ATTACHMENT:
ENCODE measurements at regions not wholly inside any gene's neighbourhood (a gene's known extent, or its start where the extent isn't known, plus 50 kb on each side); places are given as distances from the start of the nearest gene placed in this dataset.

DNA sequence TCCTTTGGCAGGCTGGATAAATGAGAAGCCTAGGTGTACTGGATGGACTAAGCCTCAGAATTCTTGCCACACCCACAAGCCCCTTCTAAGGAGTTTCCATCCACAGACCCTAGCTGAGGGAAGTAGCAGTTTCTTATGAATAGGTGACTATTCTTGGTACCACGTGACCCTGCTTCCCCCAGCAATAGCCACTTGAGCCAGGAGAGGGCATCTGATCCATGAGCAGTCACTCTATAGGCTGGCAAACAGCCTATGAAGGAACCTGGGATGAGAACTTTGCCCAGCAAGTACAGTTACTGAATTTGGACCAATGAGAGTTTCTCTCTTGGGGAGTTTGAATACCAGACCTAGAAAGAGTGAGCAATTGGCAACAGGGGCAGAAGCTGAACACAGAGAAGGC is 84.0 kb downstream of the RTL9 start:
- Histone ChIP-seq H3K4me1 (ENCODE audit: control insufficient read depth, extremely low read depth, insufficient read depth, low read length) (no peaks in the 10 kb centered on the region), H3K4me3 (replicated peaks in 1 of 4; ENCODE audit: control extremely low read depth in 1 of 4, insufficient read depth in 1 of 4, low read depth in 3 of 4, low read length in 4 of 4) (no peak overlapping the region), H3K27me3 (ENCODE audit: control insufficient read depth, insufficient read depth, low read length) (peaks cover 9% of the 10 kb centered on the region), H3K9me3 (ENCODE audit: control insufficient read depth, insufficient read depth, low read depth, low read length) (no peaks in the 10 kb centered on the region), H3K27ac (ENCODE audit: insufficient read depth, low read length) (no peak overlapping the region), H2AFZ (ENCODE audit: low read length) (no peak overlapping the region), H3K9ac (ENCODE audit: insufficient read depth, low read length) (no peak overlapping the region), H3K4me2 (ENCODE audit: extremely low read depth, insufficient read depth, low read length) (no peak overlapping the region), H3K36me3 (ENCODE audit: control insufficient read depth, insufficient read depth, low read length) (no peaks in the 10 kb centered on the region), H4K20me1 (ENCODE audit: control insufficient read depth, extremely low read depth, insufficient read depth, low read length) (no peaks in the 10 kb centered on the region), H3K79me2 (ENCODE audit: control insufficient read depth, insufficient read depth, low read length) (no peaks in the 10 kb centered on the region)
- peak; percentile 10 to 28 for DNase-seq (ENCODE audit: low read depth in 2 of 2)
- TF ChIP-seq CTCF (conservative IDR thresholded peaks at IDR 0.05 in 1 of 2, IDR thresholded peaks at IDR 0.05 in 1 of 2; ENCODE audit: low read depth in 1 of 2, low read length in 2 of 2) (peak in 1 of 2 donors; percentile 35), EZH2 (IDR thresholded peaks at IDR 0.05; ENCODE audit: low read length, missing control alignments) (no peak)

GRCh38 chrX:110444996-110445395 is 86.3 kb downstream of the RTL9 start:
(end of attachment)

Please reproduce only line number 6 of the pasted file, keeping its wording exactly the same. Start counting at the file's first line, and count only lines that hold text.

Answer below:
GRCh38 chrX:110444996-110445395 is 86.3 kb downstream of the RTL9 start: